Imagining Technology “Crafted” Without Plastics

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A recent study discovered 44.7 million metric tonnes of electronic waste — the equivalent of 4,500 Eiffel Towers – is produced annually. And of that staggering figure, only 20 percent of electronic waste generated will be collected and recycled. Italian designer Mario Alessiani wants to help turn the trend toward more sustainable production, proposing three examples of technological tools – a smartphone charger, a bluetooth speaker, and a touch screen pen – crafted purposely without plastics.

The 30-year old designer’s Soul Tech collection is a modern day desk set of sorts, comprising a Bluetooth speaker made with glass, cane, and weathered steel, a wireless charging base made of wood, copper, and brass, and a touchscreen pen crafted with brass or aluminum. Alessiani envisions all three designs as working proof of how “craftsmanship can fully live the contemporary, taking advantage of the availability of everyday technologies to create aesthetically appreciable objects that we usually buy from multinationals and large industries that work with plastic and serial materials.”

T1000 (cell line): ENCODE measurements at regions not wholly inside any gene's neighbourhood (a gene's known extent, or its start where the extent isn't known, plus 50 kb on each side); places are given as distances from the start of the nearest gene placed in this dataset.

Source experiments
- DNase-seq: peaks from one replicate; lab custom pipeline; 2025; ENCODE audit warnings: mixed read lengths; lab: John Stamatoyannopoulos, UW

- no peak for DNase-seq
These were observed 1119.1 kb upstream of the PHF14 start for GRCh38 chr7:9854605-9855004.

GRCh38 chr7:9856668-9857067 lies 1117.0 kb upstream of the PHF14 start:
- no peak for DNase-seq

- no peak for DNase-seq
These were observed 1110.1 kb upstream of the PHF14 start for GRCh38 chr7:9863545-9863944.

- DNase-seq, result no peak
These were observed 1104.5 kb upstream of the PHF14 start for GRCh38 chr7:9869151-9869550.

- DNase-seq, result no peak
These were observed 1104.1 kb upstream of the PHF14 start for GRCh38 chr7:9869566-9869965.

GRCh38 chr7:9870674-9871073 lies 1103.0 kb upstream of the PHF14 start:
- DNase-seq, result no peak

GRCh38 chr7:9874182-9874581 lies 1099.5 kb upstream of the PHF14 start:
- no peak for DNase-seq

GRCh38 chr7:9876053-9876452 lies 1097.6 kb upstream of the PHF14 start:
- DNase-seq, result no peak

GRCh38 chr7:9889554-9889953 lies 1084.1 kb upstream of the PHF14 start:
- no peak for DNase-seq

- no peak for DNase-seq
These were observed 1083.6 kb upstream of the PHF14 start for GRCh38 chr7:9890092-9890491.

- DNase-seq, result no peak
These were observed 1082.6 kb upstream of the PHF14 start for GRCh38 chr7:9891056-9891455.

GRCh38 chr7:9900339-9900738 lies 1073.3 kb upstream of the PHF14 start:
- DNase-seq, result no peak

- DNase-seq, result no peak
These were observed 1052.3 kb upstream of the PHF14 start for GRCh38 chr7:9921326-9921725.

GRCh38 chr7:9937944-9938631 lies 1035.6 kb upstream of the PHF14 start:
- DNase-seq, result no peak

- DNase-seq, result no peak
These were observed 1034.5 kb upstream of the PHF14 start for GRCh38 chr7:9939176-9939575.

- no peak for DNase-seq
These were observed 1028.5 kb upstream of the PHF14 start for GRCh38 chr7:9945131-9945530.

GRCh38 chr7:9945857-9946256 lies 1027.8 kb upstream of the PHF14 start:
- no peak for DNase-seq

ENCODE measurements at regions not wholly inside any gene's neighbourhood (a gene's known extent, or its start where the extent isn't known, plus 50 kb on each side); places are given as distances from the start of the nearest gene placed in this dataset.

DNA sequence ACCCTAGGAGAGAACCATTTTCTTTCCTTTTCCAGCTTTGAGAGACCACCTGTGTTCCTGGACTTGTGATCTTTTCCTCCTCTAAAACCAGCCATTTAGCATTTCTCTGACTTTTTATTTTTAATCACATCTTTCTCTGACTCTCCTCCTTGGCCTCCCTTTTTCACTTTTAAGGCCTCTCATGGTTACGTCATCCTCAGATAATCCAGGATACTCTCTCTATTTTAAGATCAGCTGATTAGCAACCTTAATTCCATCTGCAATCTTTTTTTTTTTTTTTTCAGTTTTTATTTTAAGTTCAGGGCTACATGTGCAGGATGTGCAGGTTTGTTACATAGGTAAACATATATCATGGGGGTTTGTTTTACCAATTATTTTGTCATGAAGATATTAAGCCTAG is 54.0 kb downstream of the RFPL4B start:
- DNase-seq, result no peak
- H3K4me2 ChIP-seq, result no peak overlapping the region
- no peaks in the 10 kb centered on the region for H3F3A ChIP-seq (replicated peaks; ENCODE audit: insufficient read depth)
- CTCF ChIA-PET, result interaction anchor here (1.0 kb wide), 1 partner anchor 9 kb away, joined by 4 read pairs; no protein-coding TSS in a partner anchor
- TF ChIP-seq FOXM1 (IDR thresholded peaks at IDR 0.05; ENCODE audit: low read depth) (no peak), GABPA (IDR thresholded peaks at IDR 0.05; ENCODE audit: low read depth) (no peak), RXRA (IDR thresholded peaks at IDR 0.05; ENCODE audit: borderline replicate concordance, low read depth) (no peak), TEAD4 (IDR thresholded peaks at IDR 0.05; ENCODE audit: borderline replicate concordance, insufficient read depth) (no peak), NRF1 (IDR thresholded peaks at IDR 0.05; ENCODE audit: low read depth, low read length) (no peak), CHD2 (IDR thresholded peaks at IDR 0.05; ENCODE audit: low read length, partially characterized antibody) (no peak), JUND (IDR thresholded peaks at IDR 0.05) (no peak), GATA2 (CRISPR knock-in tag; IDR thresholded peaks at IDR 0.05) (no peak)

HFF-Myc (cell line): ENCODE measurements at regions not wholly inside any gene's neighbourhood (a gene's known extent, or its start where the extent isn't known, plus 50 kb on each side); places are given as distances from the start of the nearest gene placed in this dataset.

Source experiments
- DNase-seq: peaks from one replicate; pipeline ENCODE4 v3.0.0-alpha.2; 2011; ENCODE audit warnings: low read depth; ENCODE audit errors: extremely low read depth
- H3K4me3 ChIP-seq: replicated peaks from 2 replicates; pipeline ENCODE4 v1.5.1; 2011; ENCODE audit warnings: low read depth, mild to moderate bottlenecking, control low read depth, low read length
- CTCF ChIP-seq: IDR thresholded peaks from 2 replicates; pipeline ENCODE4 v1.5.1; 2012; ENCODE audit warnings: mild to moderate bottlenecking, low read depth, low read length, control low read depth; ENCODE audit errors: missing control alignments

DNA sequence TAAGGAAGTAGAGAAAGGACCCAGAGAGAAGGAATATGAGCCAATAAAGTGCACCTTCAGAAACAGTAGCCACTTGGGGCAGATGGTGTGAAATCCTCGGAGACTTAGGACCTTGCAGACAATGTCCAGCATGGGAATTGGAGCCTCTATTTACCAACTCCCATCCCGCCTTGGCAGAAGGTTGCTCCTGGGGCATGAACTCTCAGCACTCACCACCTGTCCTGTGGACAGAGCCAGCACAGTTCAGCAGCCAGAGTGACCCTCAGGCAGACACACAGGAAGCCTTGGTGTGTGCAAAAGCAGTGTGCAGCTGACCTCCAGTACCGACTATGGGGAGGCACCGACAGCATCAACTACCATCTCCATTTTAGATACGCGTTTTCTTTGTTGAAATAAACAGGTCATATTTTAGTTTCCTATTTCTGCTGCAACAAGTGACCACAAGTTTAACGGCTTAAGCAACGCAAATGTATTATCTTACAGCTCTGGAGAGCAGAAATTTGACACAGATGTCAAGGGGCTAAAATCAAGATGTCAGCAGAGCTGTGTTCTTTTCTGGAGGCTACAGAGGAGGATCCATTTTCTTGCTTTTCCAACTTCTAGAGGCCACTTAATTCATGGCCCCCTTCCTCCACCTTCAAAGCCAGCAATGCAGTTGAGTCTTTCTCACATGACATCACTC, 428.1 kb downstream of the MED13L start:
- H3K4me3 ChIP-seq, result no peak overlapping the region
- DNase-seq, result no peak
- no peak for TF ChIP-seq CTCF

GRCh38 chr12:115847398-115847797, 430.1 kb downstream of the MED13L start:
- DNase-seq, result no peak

The objects that I propose in this collection are the practical demonstration that craftsmanship can fully live the contemporary, taking advantage of the availability of everyday technologies to create aesthetically appreciable objects that we usually buy from multinationals and large industries that work with plastic and serial materials.

– Mario Alessiani

The trio of designs does present a departure from the majority of consumer electronics designed at industrial scale manufacturing with affordable materials like plastic – a proposition tying traditional skills like metal work, cane weaving, and glass making with technological components into products imbued with an element of “soul” normally associated with crafts. It’s a bold proposition, considering technology not only requires industrial scale production for the purpose of cost and availability, but rare metals and petroleum-based componentry within any electronic product adds to the cumulative environmental effects of E-waste annually.

But perhaps in envisioning technology designed with the ethos “no mass production, no plastics,” Mario Alessiani has planted the hope technology will one day be designed not only to be used over a lifetime, but is also appreciated with a similar emotional attachment normally associated with objects of craft.

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